Just some more
notes on the recording process: I had fun putting
it together. Had to make several passes putting
in the hand material. Studio work is not glamour
work! But you get a certain satisfaction out
of it. I actually tried some tricks to make
new tracks. First did the Koan and DX7 stuff.
all four tracks on the 4-track cassette. Mixed
to Sound Forge. Then re-recorded to two tracks
(stereo) on the 4-track (while recording the
tabla parts by hand live) which gave me two more
tracks to work with. Set up the algorithmic parts on
KeyKit and Tunesmith. Played those live, then
fading out by hand, and put in the kit drum
parts and guitar by hand. Then recorded the whole
thing back to Sound Forge while triggering the
wind sound live from my analog synth (Yamaha
CS5) while I was mixing down. Quite a lot of
live processing to make the most of available
Once in Sound
Forge, I used the fade in and out commands and
did a light chorus on the whole thing, then
saved to WAVE, and converted to MP3 using Music
An Atari musician
I asked the Atari MIDI
forum for links and information about their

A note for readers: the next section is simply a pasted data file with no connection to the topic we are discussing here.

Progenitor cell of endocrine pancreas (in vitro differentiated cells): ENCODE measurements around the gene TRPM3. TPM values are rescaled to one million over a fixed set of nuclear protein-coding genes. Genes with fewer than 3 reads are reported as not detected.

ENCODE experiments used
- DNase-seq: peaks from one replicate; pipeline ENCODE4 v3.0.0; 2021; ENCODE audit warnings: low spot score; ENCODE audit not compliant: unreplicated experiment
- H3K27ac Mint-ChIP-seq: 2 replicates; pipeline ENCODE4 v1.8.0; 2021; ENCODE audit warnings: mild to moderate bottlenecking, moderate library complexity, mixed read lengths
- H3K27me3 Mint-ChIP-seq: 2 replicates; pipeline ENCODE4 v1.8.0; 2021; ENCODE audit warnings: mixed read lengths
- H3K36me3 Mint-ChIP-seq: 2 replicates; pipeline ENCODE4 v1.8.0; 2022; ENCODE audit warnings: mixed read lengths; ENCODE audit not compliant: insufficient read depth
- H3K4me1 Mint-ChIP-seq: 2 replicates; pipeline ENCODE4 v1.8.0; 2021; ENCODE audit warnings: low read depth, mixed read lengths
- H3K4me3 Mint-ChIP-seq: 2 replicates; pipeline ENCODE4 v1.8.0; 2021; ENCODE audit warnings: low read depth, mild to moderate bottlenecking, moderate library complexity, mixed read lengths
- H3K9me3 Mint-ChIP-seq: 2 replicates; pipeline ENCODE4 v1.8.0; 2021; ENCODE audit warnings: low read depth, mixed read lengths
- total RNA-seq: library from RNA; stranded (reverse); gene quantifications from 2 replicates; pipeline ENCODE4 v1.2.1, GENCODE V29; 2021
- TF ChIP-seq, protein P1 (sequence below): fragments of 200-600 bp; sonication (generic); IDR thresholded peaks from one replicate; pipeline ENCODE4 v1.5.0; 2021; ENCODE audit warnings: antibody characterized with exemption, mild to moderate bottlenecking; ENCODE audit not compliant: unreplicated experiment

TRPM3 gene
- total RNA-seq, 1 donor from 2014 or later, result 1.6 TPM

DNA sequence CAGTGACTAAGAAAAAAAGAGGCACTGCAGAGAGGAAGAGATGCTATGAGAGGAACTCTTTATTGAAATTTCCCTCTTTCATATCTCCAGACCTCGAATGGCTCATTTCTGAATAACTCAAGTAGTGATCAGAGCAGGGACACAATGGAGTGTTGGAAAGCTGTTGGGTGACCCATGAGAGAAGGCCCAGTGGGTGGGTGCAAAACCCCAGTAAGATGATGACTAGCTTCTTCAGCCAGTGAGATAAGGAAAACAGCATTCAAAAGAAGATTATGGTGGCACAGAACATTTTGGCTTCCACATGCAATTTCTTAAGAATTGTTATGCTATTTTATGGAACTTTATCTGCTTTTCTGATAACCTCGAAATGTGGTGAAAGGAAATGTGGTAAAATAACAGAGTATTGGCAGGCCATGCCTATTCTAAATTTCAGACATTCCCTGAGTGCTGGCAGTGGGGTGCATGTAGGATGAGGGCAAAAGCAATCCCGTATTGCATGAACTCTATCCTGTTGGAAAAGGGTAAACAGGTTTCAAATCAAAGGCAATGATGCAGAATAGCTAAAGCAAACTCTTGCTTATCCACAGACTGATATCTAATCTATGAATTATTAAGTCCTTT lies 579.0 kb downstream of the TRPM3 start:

studio set-ups using Atari (see link section).
Here is a great response from Nutking:
studio of the technical university in Delft
(Netherlands) there is a
Mac and a 2 MB Atari 1040STE. We use the Atari
for monitoring the output levels of the audio
just to be sure there is no distortion. We can
also see how the L/R channels are panned.
It has an SM144 monitor. Everything is fed
into the ROM port of the Atari via a cartridge
with audio connector plugs (the Japanese type).
This was custom made by the people at the university.
The program for it was also programmed by one
of the students. The Atari does its job well.
the photo s You can see the 1040STE if you take
a good look. The keyboard of the Mac is situated
on top of the computer compartment of
the Atari, so the lower keyboard and the smaller monitor are Atari. The rest is Mac.
It is funny. We don't have any MIDI recording
to do but we still use the Atari! The CD is
coming out soon.
Here is another